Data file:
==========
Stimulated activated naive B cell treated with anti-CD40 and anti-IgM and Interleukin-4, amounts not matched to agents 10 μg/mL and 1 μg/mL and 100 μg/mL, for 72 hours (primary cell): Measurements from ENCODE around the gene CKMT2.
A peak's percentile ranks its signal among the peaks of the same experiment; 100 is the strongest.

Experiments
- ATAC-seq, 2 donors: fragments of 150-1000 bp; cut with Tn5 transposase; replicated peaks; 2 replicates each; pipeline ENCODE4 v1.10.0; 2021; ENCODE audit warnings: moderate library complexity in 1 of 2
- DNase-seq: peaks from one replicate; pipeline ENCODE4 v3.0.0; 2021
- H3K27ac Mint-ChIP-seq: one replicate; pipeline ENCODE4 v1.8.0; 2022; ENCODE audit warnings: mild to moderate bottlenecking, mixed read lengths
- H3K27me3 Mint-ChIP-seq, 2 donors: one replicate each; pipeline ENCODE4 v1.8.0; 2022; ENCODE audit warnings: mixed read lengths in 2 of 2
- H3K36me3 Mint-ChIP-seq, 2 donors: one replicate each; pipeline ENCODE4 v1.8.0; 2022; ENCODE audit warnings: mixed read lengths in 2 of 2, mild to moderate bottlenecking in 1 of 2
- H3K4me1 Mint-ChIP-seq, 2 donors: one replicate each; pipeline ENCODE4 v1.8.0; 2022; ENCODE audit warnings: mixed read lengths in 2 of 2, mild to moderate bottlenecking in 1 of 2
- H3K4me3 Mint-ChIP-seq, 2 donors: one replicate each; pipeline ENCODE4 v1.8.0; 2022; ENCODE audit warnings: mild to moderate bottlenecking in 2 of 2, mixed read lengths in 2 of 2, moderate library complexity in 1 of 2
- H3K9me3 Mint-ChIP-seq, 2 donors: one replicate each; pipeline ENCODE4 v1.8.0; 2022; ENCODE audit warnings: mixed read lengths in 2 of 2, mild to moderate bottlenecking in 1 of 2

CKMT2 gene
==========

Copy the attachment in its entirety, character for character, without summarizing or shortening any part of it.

Stimulated activated naive B cell treated with anti-CD40 and anti-IgM and Interleukin-4, amounts not matched to agents 10 μg/mL and 1 μg/mL and 100 μg/mL, for 72 hours (primary cell): Measurements from ENCODE around the gene CKMT2.
A peak's percentile ranks its signal among the peaks of the same experiment; 100 is the strongest.

Experiments
- ATAC-seq, 2 donors: fragments of 150-1000 bp; cut with Tn5 transposase; replicated peaks; 2 replicates each; pipeline ENCODE4 v1.10.0; 2021; ENCODE audit warnings: moderate library complexity in 1 of 2
- DNase-seq: peaks from one replicate; pipeline ENCODE4 v3.0.0; 2021
- H3K27ac Mint-ChIP-seq: one replicate; pipeline ENCODE4 v1.8.0; 2022; ENCODE audit warnings: mild to moderate bottlenecking, mixed read lengths
- H3K27me3 Mint-ChIP-seq, 2 donors: one replicate each; pipeline ENCODE4 v1.8.0; 2022; ENCODE audit warnings: mixed read lengths in 2 of 2
- H3K36me3 Mint-ChIP-seq, 2 donors: one replicate each; pipeline ENCODE4 v1.8.0; 2022; ENCODE audit warnings: mixed read lengths in 2 of 2, mild to moderate bottlenecking in 1 of 2
- H3K4me1 Mint-ChIP-seq, 2 donors: one replicate each; pipeline ENCODE4 v1.8.0; 2022; ENCODE audit warnings: mixed read lengths in 2 of 2, mild to moderate bottlenecking in 1 of 2
- H3K4me3 Mint-ChIP-seq, 2 donors: one replicate each; pipeline ENCODE4 v1.8.0; 2022; ENCODE audit warnings: mild to moderate bottlenecking in 2 of 2, mixed read lengths in 2 of 2, moderate library complexity in 1 of 2
- H3K9me3 Mint-ChIP-seq, 2 donors: one replicate each; pipeline ENCODE4 v1.8.0; 2022; ENCODE audit warnings: mixed read lengths in 2 of 2, mild to moderate bottlenecking in 1 of 2

CKMT2 gene